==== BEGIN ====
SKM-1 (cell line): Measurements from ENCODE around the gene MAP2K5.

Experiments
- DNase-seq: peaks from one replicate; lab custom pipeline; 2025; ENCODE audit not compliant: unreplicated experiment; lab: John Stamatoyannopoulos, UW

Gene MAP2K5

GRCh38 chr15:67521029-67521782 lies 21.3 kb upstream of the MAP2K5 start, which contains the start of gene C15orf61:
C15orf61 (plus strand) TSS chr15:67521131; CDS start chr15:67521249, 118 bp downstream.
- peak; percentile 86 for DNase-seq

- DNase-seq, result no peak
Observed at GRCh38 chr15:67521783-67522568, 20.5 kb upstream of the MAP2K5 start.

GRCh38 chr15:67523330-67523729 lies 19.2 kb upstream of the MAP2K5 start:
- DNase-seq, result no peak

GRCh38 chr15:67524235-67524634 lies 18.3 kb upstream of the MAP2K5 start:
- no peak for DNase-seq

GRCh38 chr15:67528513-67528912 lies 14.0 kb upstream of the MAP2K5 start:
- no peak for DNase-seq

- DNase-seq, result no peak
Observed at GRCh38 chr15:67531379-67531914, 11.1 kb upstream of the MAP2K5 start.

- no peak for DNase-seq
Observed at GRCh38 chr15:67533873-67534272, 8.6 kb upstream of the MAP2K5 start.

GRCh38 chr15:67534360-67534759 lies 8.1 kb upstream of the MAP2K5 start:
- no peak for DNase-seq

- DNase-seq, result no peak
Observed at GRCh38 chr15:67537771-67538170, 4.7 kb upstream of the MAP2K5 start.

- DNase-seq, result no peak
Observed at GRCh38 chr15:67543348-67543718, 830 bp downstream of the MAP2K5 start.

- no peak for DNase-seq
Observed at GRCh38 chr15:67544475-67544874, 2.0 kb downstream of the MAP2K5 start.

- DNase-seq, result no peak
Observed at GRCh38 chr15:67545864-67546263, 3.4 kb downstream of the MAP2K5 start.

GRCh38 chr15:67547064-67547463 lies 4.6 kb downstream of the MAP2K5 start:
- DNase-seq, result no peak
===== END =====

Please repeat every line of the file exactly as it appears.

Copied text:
SKM-1 (cell line): Measurements from ENCODE around the gene MAP2K5.

Experiments
- DNase-seq: peaks from one replicate; lab custom pipeline; 2025; ENCODE audit not compliant: unreplicated experiment; lab: John Stamatoyannopoulos, UW

Gene MAP2K5

GRCh38 chr15:67521029-67521782 lies 21.3 kb upstream of the MAP2K5 start, which contains the start of gene C15orf61:
C15orf61 (plus strand) TSS chr15:67521131; CDS start chr15:67521249, 118 bp downstream.
- peak; percentile 86 for DNase-seq

- DNase-seq, result no peak
Observed at GRCh38 chr15:67521783-67522568, 20.5 kb upstream of the MAP2K5 start.

GRCh38 chr15:67523330-67523729 lies 19.2 kb upstream of the MAP2K5 start:
- DNase-seq, result no peak

GRCh38 chr15:67524235-67524634 lies 18.3 kb upstream of the MAP2K5 start:
- no peak for DNase-seq

GRCh38 chr15:67528513-67528912 lies 14.0 kb upstream of the MAP2K5 start:
- no peak for DNase-seq

- DNase-seq, result no peak
Observed at GRCh38 chr15:67531379-67531914, 11.1 kb upstream of the MAP2K5 start.

- no peak for DNase-seq
Observed at GRCh38 chr15:67533873-67534272, 8.6 kb upstream of the MAP2K5 start.

GRCh38 chr15:67534360-67534759 lies 8.1 kb upstream of the MAP2K5 start:
- no peak for DNase-seq

- DNase-seq, result no peak
Observed at GRCh38 chr15:67537771-67538170, 4.7 kb upstream of the MAP2K5 start.

- DNase-seq, result no peak
Observed at GRCh38 chr15:67543348-67543718, 830 bp downstream of the MAP2K5 start.

- no peak for DNase-seq
Observed at GRCh38 chr15:67544475-67544874, 2.0 kb downstream of the MAP2K5 start.

- DNase-seq, result no peak
Observed at GRCh38 chr15:67545864-67546263, 3.4 kb downstream of the MAP2K5 start.

GRCh38 chr15:67547064-67547463 lies 4.6 kb downstream of the MAP2K5 start:
- DNase-seq, result no peak